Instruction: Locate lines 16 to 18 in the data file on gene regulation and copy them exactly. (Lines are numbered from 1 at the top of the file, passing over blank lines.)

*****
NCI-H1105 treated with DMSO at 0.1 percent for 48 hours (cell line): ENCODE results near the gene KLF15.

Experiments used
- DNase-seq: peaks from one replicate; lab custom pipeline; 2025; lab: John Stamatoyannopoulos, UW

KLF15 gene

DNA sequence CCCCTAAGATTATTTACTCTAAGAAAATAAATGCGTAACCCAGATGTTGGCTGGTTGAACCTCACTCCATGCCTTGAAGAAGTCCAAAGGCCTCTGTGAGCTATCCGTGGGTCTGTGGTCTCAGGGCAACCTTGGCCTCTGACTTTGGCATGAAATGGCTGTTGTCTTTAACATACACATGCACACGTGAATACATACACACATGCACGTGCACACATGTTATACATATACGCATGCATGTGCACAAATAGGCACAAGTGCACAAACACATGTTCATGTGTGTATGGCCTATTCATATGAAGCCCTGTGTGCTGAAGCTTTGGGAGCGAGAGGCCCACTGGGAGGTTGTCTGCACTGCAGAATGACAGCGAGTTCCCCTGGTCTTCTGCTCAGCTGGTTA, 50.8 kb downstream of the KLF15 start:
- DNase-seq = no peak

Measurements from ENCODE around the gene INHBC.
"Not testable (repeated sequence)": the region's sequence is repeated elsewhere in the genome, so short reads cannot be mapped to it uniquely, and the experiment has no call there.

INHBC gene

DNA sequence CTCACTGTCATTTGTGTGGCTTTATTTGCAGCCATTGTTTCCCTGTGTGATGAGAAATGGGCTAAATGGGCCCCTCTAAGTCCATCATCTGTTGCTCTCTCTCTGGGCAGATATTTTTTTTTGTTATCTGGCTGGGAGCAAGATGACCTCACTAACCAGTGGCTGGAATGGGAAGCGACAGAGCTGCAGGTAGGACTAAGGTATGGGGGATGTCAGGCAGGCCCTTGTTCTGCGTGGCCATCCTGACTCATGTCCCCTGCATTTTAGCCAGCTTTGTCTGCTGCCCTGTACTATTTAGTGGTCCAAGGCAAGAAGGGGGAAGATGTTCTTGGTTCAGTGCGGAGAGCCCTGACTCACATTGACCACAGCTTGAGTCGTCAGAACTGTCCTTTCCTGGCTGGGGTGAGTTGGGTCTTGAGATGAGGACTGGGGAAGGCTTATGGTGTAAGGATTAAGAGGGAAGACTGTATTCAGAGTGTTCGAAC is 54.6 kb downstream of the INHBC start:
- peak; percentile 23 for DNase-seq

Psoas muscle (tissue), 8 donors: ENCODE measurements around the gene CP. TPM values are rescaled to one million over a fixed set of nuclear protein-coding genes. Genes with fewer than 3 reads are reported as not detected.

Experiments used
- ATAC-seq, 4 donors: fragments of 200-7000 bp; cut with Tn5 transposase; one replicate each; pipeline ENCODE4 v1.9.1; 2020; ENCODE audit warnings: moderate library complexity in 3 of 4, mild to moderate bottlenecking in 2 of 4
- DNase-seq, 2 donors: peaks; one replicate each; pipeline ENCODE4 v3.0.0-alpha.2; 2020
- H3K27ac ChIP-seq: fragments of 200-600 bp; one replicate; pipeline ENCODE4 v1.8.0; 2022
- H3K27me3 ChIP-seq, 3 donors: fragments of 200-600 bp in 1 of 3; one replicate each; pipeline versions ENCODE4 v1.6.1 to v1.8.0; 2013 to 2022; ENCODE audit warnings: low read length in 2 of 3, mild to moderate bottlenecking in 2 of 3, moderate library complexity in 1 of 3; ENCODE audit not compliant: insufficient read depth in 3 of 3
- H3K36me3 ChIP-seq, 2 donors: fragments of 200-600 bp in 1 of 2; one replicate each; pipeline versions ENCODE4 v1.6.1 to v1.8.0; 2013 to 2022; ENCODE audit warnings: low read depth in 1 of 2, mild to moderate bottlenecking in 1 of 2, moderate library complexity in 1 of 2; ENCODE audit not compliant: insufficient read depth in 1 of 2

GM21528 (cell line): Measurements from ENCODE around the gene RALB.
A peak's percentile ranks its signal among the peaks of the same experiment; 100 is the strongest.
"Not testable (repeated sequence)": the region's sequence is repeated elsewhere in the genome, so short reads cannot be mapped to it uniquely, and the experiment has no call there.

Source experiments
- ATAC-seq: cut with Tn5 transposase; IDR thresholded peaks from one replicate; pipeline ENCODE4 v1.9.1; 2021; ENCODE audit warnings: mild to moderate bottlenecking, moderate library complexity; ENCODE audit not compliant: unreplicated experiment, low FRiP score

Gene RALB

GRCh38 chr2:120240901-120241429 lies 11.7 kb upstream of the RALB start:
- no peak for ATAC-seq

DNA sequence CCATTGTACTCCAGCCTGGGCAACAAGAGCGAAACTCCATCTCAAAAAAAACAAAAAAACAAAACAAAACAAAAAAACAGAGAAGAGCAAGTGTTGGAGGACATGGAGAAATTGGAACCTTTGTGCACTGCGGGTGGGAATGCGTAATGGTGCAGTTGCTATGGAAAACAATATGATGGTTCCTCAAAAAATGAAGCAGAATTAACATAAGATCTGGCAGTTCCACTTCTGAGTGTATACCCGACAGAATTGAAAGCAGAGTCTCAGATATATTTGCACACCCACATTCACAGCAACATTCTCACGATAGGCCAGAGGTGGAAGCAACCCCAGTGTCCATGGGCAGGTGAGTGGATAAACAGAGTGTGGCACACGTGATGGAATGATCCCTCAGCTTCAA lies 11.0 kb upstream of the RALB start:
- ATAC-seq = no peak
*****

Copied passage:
- H3K27ac ChIP-seq: fragments of 200-600 bp; one replicate; pipeline ENCODE4 v1.8.0; 2022
- H3K27me3 ChIP-seq, 3 donors: fragments of 200-600 bp in 1 of 3; one replicate each; pipeline versions ENCODE4 v1.6.1 to v1.8.0; 2013 to 2022; ENCODE audit warnings: low read length in 2 of 3, mild to moderate bottlenecking in 2 of 3, moderate library complexity in 1 of 3; ENCODE audit not compliant: insufficient read depth in 3 of 3
- H3K36me3 ChIP-seq, 2 donors: fragments of 200-600 bp in 1 of 2; one replicate each; pipeline versions ENCODE4 v1.6.1 to v1.8.0; 2013 to 2022; ENCODE audit warnings: low read depth in 1 of 2, mild to moderate bottlenecking in 1 of 2, moderate library complexity in 1 of 2; ENCODE audit not compliant: insufficient read depth in 1 of 2